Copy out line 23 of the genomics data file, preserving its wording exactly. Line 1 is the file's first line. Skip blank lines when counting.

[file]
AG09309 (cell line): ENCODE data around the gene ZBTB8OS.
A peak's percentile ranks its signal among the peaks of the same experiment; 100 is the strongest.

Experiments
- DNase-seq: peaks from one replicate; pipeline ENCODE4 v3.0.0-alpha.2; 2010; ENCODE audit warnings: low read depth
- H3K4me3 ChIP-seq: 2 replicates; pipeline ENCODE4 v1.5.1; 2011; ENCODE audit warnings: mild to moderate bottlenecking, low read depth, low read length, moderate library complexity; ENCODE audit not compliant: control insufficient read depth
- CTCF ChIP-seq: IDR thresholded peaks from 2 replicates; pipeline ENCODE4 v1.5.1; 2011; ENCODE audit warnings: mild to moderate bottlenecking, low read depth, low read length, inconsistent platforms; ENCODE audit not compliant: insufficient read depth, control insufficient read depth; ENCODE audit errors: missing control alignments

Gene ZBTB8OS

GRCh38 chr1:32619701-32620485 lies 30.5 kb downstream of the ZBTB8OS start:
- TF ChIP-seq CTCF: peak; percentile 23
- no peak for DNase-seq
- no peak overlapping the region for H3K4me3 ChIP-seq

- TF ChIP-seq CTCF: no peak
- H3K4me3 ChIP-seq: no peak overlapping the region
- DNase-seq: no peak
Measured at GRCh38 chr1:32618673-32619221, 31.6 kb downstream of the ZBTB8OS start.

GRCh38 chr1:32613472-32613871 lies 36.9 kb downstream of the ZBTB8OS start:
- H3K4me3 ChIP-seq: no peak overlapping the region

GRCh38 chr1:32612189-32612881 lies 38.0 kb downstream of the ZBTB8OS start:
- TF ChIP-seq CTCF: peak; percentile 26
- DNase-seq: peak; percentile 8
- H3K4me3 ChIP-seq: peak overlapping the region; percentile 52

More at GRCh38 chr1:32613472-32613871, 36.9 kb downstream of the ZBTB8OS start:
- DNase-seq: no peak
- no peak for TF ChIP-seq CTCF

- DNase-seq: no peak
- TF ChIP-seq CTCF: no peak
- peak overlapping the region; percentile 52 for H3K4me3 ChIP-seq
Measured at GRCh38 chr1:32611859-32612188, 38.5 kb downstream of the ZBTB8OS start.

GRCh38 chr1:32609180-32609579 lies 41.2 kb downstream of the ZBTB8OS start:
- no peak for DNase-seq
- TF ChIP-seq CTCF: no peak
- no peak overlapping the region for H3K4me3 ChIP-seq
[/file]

- DNase-seq: no peak